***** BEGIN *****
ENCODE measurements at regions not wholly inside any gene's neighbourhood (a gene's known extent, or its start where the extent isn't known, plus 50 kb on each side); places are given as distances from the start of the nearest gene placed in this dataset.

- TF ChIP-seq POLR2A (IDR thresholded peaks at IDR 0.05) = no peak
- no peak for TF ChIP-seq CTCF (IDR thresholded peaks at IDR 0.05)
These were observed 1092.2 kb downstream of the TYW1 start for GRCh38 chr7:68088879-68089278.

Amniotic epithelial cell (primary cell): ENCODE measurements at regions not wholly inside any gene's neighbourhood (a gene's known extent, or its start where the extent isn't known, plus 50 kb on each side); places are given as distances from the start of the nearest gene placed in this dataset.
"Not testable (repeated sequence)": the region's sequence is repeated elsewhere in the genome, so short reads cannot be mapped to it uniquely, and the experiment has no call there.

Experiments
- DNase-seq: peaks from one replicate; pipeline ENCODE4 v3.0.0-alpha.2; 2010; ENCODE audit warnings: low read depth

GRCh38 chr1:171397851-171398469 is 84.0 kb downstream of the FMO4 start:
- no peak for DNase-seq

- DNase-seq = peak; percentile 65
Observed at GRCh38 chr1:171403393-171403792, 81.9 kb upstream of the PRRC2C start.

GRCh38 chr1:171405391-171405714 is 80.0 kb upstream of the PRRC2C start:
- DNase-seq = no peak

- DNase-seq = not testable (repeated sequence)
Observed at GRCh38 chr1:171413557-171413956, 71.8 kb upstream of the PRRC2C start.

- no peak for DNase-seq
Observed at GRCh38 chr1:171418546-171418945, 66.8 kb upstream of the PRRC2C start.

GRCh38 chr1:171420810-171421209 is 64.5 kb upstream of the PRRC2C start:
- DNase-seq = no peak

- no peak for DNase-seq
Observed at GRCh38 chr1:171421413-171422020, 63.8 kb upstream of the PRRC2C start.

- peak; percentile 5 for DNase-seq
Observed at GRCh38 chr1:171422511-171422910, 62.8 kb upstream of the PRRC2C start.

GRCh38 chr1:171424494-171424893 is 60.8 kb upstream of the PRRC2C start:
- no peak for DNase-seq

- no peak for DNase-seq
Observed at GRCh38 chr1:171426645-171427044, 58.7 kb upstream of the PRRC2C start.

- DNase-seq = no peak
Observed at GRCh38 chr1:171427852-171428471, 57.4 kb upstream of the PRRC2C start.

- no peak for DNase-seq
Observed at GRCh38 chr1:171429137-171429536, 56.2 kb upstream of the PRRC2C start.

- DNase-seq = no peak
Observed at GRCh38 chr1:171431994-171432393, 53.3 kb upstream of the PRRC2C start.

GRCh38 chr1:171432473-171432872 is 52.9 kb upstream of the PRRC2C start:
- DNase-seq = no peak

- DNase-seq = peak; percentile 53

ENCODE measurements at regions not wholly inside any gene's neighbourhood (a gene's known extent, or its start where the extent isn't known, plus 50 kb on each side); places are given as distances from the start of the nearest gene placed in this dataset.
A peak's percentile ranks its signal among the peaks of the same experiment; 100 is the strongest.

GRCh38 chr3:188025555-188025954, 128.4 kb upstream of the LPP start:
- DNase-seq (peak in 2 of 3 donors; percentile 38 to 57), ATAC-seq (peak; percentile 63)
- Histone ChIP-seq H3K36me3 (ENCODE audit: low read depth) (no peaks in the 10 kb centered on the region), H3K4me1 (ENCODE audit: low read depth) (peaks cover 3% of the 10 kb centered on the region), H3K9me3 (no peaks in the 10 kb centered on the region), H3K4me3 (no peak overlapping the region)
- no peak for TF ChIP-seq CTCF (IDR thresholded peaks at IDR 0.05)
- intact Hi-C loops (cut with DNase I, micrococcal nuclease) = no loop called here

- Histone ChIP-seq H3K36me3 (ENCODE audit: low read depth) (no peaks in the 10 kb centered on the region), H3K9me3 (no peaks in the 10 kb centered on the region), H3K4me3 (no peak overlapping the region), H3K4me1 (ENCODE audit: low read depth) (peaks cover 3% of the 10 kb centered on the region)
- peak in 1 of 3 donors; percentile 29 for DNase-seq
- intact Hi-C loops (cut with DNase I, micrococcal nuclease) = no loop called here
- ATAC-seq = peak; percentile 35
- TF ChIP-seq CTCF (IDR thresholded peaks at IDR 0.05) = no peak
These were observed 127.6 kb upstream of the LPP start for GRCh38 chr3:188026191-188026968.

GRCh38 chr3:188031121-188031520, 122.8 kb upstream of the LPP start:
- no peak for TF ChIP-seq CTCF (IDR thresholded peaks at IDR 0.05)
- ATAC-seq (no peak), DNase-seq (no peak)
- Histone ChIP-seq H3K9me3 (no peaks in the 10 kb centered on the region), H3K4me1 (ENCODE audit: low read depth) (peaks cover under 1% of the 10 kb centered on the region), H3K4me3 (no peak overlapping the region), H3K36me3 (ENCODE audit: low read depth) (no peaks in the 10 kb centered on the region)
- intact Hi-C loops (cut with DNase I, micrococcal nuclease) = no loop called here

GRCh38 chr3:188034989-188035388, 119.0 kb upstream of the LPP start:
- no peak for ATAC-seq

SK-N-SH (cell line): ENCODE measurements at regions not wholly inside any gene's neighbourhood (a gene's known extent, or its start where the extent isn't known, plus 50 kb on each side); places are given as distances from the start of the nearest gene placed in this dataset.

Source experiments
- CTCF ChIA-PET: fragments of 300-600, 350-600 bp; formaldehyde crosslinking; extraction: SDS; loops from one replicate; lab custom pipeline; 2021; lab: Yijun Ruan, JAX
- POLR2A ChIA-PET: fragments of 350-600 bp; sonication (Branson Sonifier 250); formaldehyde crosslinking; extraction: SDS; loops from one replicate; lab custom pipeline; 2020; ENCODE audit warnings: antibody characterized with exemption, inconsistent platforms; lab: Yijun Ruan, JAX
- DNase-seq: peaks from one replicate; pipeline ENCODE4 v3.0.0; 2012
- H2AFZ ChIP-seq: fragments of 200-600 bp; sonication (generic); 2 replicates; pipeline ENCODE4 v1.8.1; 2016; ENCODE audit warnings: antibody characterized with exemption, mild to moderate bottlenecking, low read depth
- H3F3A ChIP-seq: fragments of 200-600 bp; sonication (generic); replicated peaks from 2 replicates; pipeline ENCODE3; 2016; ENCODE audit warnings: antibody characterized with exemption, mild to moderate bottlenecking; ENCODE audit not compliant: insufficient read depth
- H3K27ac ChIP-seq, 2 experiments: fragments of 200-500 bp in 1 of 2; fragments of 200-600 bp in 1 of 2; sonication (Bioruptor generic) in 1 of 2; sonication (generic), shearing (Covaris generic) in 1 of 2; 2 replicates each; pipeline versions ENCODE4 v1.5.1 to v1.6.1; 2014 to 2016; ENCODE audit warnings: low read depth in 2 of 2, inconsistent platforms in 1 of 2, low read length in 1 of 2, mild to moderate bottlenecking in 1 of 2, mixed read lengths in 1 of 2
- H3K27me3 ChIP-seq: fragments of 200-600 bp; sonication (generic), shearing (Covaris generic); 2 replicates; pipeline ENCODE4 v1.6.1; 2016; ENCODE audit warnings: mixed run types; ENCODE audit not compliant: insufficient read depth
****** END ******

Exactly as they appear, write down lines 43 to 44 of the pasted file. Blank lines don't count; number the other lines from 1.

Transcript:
- no peak for TF ChIP-seq CTCF (IDR thresholded peaks at IDR 0.05)
- intact Hi-C loops (cut with DNase I, micrococcal nuclease) = no loop called here